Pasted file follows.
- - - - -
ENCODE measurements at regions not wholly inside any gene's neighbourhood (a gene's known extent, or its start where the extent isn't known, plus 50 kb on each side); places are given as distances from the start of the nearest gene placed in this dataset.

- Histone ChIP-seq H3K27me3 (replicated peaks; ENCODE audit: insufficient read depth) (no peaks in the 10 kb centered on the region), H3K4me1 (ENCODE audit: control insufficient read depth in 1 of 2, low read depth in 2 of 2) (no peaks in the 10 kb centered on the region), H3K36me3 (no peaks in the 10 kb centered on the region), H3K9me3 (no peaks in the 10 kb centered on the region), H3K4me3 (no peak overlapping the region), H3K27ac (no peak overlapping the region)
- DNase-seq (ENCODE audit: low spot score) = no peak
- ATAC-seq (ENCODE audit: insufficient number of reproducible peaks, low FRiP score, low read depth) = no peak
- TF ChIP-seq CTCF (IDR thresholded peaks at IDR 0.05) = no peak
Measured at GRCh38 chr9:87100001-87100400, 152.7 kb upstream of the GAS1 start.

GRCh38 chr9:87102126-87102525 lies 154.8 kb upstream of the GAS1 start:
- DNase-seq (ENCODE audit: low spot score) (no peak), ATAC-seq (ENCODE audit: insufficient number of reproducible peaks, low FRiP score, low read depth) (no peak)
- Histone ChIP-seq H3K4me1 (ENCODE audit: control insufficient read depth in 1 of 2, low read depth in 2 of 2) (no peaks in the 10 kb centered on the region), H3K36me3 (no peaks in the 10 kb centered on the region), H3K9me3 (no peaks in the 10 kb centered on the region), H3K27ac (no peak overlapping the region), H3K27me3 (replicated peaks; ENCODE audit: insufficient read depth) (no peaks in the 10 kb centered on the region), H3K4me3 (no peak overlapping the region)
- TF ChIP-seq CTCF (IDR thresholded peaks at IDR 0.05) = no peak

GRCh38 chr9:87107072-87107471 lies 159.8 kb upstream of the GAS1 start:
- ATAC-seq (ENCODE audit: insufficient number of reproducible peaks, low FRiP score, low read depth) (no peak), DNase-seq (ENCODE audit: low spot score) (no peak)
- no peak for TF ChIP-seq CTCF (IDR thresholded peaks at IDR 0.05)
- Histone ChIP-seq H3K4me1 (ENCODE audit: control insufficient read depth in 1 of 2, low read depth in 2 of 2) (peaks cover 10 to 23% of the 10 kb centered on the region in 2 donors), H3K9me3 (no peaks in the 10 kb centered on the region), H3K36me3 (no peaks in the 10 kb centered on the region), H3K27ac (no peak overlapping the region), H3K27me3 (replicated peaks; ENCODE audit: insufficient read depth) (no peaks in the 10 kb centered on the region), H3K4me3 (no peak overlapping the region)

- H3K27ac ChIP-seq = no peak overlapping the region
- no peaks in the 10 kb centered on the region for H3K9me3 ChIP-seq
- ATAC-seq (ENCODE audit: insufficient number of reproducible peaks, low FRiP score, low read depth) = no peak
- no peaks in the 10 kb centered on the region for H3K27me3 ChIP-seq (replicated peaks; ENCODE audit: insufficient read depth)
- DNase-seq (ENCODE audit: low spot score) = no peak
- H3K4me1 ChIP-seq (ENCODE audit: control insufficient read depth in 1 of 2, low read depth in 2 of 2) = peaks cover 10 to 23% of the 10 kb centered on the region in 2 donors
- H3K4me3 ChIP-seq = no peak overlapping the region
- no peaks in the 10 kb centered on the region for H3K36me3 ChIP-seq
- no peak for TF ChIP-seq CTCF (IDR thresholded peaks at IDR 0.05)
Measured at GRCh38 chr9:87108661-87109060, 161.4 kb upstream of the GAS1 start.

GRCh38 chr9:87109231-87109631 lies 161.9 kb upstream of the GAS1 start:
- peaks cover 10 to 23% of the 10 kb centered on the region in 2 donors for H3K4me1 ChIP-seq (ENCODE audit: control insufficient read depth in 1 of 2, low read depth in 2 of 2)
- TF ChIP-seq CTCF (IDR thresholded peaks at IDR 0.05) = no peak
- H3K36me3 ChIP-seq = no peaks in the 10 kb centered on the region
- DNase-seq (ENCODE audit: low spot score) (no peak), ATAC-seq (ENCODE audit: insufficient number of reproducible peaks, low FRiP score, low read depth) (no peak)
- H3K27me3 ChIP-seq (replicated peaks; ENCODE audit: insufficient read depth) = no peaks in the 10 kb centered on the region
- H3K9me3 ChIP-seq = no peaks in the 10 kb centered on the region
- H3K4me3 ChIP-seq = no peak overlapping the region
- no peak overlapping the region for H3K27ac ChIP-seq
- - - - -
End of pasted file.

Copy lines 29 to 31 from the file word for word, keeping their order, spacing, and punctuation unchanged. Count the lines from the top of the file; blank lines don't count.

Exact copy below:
- DNase-seq (ENCODE audit: low spot score) (no peak), ATAC-seq (ENCODE audit: insufficient number of reproducible peaks, low FRiP score, low read depth) (no peak)
- H3K27me3 ChIP-seq (replicated peaks; ENCODE audit: insufficient read depth) = no peaks in the 10 kb centered on the region
- H3K9me3 ChIP-seq = no peaks in the 10 kb centered on the region